No Mars trip for me, thank you…

Ah1 The lure of the exotic, the different.  Canadians want to travel to Mars, already. But why Mars?  Just because it is there? Why not the adventure down the nearby block, or alley, or path? There is enough strangeness, exoticism, difference close by. Why, the other day, as I was dragging my groceries home, my left elbow cramping, I stopped on the sidewalk and looked up, just because. The tree girdled by sidewalk concrete rose in its spiky wintery brushiness. Dark green-black speckled bark glistened with rain. A winter bleak sky as is only possible on the West coast of BC. A sleek crow busily fastened twigs into a rough area which on closer consideration appeared to be a rudimentary nest. It was joined by its mate, landing with economy and proffering another twig. The crows deliberated upon the placement of this fragment, seemed to be engaged in a telepathic discussion. The twig was added to the bristling mass, and they moved around in tandem inspecting. What a new and strange treat for me. A promise of spring continuity, of maybe a nestling soon to be observed.  Perhaps an occasion of observing flight lessons, of the cajoling that all parents implement in motivating their young. An opportunity to hear the sounds of crowish language, encouraging, prompting, cautioning.

Daily, I am reminded of the ubiquity of the uncanny, the novel, the never-before-experienced… and of joy in the present place.

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4 Responses to “No Mars trip for me, thank you…”

  1. HUnter4086 Says:

    Gorgeous.
    Also,
    I often am bitched at by my far-travelling friends (I am not much of a traveler). They insist I am missing so much. I am “wasting” opportunities to see wonders far and wide.

    I realize that this is partially true, but I still cannot fetishize travel for the sake of it, a consumer experience, though one relatively new (the jet age and all), despite never having seen Paris or Turkey or even the Dublin suburb where my dad was born. I am not about to discredit the backyard and alley explorations, like you describe here. All the blazes of distant lands can not compensate for having eyes wide open for the day-to-day sparkle.

  2. suburbanlife Says:

    Hunter – your friends insisting that you are missing out on much really is a matter of a push by every one of us to have our own choices validated by others taking part in the same. And we are such a herd animal, we human beings, we hate to not be in on the thing.
    I have been to Paris and Rome, have seen the slant of light on wet pavement and suffocated in the dust of a hot summer’s day in each of those places. I felt always as I have always felt, like myself, whether in a far flung locale or taking out garbage to the dumpster behind my apartment building. No huge epiphanies, just experiences of the moment, of being in time and in my skin, which is really the only true limitation. Yes strange and different sensations are curiosity making – and those can be had anywhere.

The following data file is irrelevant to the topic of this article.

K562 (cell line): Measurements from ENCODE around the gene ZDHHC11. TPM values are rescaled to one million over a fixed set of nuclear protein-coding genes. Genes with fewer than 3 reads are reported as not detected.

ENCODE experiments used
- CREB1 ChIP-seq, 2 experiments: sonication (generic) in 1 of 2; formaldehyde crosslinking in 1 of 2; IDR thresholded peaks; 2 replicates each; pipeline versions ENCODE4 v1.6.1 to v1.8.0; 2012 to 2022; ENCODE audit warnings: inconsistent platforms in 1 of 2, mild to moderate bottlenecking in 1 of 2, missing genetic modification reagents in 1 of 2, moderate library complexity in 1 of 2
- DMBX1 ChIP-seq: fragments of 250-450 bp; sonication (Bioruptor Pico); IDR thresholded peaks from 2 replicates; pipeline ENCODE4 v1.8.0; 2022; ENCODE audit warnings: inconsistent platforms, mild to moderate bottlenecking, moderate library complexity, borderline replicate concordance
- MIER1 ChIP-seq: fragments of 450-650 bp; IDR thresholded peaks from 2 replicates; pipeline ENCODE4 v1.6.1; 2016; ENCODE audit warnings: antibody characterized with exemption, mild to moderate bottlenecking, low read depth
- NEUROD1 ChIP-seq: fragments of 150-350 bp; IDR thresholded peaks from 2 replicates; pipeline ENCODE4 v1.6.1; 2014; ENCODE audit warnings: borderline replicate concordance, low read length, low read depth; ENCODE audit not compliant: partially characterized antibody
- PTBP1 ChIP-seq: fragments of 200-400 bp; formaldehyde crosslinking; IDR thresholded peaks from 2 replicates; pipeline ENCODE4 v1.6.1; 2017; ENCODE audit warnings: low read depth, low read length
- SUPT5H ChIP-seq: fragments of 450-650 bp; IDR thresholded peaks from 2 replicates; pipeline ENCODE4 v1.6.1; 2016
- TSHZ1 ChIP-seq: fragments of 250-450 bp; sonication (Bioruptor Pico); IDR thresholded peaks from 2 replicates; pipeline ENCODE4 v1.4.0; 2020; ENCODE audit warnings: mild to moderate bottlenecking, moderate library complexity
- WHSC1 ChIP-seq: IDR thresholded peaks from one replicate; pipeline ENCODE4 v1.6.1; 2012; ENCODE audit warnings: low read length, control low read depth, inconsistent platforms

Think of this, as you are embarking on your nursing training – the presence of a person in a hospital bed, surrounded by weird implements, antiseptic atmosphere, neutrally attentive workers, the strange textures of bedding, the beeping of IV machines – is as much similar to the experience of a traveller to an exotic locale. Right down to the weird, room-temperature food. One is pre-processed at intake, as at a Customs stand. Fills out forms. Given directions. In the final analysis one either survives or doesn’t the hospital holiday. Life. G

  3. bronxboy55 Says:

    There will always be some of us who are driven to leave here and go see what’s there. And there will always be others who prefer to stay put and take a good look around (or not). My love of travel once extended to Mars, too, until I realized that no matter how unique the landscape, after a day or two it would become familiar and boring, and I’d likely have to spend the rest of my life looking at it. To use just a few of your examples: no crows, no speckled bark, no grocery store.

  4. suburbanlife Says:

    Mind you, Bronxboy, rows, speckled bark, grocery store take on the flavour and texture of their specific locales – however the differences are far outweighed by the similarities people experience of their particular place and its details. It’s sort of the way we human beings are programmed to operate as a species. You know the French have the saying “the more things change, the more they are the same”. maybe the good of travel is to experience the realities of universality. Thanks for the visit! G

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